Contributors are: Kiyoshi Ando, Maxwell V. L. Barclay, A. Marco A. Bologna, Patrice Bouchard, Yves Bousquet, Ivan A. Chigray, Alain Drumont, V. Leonid Egorov, Jan Horák, Dariusz Iwan, Marcin J. Kamiński, Roman Królik, Daniel Kubisz, Ivan Löbl, Otto Merkl, V. Maxim Nabozhenko, Gianluca Nardi, Nikolay B. Nikitsky, Vladimír Novák, Darren A. Pollock, Wolfgang Schawaller, Rudolf Schuh, Fabien Soldati, Dmitry Telnov, and Daniel K. Young.
This book is the first comprehensive work on oriental Notodontidae (Lepidoptera) outside mainland Asia. The studied area includes also Borneo Island, the Malayan Peninsula, entire New Guinea with adjacent islands. All species are illustrated in both sexes with a total number of 1272 specimens on 51 colour plates. Genitalia photos of both sexes as well as detailed distribution maps are provided for each species.
The book deals in the first volume with 298 species and contains descriptions of 99 new notodontid taxa. A second volume will treat with the remaining 160 species and include also a comprehensive biogeographic analysis.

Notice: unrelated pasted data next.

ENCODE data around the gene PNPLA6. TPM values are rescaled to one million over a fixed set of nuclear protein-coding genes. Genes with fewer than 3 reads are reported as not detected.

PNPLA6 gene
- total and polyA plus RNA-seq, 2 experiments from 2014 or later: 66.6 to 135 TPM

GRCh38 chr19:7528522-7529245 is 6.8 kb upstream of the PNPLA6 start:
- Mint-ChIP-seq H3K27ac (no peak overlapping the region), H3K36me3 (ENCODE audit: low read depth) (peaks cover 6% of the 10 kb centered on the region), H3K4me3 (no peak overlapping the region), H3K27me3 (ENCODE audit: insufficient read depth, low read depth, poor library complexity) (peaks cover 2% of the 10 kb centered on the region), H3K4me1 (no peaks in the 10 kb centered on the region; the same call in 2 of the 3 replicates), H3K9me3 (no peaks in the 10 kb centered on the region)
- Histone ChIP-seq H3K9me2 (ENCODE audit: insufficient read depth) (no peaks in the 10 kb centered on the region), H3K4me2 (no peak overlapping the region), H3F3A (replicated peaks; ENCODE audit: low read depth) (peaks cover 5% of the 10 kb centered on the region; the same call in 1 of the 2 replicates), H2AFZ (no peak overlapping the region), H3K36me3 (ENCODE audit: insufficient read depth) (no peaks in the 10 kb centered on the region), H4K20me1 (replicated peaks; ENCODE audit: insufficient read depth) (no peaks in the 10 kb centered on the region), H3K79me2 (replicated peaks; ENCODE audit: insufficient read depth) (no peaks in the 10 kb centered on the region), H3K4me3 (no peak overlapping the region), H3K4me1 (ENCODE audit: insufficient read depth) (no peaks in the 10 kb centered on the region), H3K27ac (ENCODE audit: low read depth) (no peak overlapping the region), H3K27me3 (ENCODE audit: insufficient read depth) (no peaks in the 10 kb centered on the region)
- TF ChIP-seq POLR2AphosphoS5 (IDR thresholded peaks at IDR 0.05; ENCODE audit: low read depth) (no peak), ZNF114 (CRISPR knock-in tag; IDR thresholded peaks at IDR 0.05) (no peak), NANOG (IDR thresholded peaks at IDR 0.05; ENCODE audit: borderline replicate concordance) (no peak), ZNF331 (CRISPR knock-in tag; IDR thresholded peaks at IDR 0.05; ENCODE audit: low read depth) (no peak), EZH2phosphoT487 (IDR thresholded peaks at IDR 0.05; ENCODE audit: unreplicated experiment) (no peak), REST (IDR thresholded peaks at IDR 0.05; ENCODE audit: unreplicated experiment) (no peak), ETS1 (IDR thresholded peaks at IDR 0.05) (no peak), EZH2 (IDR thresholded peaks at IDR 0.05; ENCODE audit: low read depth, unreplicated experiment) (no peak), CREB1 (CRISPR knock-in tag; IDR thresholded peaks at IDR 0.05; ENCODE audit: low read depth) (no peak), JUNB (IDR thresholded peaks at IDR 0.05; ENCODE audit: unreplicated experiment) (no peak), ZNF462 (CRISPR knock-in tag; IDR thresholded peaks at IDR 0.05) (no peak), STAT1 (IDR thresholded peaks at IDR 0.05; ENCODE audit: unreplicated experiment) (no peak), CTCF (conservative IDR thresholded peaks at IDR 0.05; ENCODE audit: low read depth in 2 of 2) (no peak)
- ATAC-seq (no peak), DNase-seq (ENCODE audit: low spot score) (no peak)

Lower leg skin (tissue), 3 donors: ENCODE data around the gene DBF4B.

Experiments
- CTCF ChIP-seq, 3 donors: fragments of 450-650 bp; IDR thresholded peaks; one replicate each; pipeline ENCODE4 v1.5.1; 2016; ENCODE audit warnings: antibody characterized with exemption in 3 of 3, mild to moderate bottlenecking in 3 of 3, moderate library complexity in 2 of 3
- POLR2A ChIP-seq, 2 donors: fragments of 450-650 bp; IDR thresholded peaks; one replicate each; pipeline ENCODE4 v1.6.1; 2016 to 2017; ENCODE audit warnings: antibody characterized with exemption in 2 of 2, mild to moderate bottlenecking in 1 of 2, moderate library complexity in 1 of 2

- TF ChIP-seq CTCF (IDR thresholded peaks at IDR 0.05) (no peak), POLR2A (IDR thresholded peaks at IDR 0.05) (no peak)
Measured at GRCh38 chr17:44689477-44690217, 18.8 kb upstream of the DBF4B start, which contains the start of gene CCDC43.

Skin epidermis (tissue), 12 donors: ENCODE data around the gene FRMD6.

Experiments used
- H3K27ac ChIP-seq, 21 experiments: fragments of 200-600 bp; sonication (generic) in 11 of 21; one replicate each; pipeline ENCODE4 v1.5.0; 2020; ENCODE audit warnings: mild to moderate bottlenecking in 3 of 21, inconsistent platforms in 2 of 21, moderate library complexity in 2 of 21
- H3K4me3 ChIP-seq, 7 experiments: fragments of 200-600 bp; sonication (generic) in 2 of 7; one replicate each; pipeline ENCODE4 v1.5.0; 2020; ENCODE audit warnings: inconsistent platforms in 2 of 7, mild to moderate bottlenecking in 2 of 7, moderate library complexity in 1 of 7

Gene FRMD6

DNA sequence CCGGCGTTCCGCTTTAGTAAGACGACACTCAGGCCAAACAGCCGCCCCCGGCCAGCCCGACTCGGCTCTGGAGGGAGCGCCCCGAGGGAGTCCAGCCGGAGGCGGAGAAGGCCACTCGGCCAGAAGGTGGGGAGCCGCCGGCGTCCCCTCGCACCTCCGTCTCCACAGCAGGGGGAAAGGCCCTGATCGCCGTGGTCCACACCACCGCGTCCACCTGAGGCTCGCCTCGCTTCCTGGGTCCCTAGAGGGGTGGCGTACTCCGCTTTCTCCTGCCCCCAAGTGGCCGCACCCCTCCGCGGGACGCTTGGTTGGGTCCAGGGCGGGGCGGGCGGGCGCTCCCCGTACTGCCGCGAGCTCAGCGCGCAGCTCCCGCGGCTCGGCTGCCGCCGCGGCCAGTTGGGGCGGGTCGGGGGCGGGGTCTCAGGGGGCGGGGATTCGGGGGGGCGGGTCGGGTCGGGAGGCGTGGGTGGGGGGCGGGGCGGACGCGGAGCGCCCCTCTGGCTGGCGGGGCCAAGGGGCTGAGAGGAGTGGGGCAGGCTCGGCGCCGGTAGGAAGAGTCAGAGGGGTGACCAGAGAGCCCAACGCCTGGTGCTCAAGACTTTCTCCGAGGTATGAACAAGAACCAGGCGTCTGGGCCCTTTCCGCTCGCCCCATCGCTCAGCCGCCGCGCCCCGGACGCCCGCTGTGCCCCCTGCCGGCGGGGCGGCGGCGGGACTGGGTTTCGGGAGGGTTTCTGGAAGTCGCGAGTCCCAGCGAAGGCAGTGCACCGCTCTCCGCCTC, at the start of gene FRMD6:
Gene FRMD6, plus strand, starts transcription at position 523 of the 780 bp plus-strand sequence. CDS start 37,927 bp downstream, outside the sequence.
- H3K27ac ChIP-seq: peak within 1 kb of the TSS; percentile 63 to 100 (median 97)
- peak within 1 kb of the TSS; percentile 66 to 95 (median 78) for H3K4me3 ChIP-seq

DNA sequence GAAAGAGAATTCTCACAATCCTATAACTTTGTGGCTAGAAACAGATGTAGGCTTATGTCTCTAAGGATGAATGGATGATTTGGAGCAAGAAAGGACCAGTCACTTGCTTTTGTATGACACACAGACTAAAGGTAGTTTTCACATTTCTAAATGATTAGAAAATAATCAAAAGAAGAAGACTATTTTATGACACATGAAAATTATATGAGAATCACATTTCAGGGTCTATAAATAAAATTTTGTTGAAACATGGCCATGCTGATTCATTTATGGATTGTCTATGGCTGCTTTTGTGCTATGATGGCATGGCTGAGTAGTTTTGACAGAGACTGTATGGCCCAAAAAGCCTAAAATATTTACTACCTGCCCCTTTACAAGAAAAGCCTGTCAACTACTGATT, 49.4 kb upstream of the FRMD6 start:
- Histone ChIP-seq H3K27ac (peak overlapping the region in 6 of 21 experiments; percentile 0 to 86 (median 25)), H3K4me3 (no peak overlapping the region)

The Atlas of the Hoverflies of Greece is the first of a kind within the Mediterranean region. It is the result of decades of research, many travels into the fascinating habitats of Greece (a biodiversity hotspot), visits to world museums, and many people’s passion for hoverflies.
The Atlas is a concise presentation of all 418 hoverfly species for Greece known so far. The species are documented with photos and distribution GIS-maps and they are preceded by a general introduction on the hoverflies and Greek nature, and a generic key.